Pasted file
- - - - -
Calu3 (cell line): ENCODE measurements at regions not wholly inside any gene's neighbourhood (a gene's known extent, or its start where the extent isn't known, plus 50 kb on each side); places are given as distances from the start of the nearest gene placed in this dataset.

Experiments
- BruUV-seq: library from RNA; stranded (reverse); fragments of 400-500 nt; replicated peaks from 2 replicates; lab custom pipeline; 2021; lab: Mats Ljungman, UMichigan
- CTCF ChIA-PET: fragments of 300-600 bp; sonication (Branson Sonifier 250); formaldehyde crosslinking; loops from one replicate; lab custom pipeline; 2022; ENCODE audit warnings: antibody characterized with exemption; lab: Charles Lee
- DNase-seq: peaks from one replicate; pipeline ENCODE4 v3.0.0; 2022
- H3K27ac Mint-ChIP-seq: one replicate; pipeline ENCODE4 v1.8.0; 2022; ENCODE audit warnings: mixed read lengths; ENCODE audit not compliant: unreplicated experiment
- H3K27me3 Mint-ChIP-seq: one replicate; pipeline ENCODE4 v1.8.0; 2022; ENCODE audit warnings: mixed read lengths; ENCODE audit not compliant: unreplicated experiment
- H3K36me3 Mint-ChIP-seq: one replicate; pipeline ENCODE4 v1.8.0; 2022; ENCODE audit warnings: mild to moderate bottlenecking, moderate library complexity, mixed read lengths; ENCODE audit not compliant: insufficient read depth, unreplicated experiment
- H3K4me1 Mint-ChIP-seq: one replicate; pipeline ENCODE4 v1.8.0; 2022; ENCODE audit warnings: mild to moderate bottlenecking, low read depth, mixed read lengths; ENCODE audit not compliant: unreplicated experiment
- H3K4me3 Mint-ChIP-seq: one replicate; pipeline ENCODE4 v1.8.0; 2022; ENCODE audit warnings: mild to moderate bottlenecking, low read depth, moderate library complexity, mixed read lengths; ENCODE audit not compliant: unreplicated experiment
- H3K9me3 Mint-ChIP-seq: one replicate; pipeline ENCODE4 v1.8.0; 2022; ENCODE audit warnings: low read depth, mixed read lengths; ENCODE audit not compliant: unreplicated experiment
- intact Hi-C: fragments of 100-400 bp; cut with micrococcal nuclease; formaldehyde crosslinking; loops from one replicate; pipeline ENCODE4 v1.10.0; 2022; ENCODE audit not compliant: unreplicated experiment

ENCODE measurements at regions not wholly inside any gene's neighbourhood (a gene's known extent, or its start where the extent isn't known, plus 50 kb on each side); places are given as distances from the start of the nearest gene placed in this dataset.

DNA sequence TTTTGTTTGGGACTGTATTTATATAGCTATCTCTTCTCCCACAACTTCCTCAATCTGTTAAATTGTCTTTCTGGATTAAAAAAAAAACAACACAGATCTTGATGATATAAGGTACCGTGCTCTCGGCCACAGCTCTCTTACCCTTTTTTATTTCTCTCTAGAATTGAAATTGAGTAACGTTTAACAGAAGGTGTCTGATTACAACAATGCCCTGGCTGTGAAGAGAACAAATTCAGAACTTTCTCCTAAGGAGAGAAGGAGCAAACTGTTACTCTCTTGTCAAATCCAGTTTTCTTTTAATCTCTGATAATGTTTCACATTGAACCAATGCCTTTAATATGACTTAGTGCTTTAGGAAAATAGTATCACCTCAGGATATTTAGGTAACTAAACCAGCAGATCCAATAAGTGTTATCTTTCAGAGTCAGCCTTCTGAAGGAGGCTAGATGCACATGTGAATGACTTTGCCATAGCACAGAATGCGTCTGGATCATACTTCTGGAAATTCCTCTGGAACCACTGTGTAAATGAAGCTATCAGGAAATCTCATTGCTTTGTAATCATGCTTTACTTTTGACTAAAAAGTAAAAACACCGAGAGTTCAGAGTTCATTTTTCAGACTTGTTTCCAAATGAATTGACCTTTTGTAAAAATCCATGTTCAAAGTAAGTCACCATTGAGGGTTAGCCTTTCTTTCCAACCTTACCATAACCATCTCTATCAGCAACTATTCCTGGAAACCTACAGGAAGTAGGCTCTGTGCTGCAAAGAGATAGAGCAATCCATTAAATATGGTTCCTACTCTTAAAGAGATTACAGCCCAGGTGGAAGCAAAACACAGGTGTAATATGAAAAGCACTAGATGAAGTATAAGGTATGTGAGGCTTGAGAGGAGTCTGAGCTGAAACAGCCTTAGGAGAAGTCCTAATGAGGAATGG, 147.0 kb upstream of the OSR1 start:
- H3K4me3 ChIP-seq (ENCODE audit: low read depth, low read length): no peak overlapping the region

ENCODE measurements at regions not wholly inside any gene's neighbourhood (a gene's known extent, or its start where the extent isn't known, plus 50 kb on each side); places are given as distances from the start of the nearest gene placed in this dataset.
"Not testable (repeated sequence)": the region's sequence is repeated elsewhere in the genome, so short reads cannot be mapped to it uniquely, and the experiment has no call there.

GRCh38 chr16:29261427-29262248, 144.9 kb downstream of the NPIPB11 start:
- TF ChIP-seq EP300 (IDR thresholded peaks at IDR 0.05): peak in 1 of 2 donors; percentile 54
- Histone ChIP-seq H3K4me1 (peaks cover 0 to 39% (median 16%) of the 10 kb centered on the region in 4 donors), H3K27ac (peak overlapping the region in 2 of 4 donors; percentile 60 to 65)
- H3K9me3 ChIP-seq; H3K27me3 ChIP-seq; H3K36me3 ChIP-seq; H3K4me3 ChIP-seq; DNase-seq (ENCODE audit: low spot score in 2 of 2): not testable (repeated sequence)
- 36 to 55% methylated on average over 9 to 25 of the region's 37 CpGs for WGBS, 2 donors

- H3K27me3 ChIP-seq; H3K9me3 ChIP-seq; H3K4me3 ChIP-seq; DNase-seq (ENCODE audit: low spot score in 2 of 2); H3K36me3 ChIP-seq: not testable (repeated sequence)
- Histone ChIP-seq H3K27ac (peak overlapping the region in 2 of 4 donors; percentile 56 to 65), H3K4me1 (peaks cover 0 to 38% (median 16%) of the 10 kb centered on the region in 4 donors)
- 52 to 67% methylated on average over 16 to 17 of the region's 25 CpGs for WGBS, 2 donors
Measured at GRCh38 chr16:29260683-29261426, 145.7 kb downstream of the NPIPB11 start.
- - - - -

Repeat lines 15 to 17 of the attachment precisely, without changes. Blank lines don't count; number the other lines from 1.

- H3K4me3 ChIP-seq (ENCODE audit: low read depth, low read length): no peak overlapping the region

ENCODE measurements at regions not wholly inside any gene's neighbourhood (a gene's known extent, or its start where the extent isn't known, plus 50 kb on each side); places are given as distances from the start of the nearest gene placed in this dataset.
"Not testable (repeated sequence)": the region's sequence is repeated elsewhere in the genome, so short reads cannot be mapped to it uniquely, and the experiment has no call there.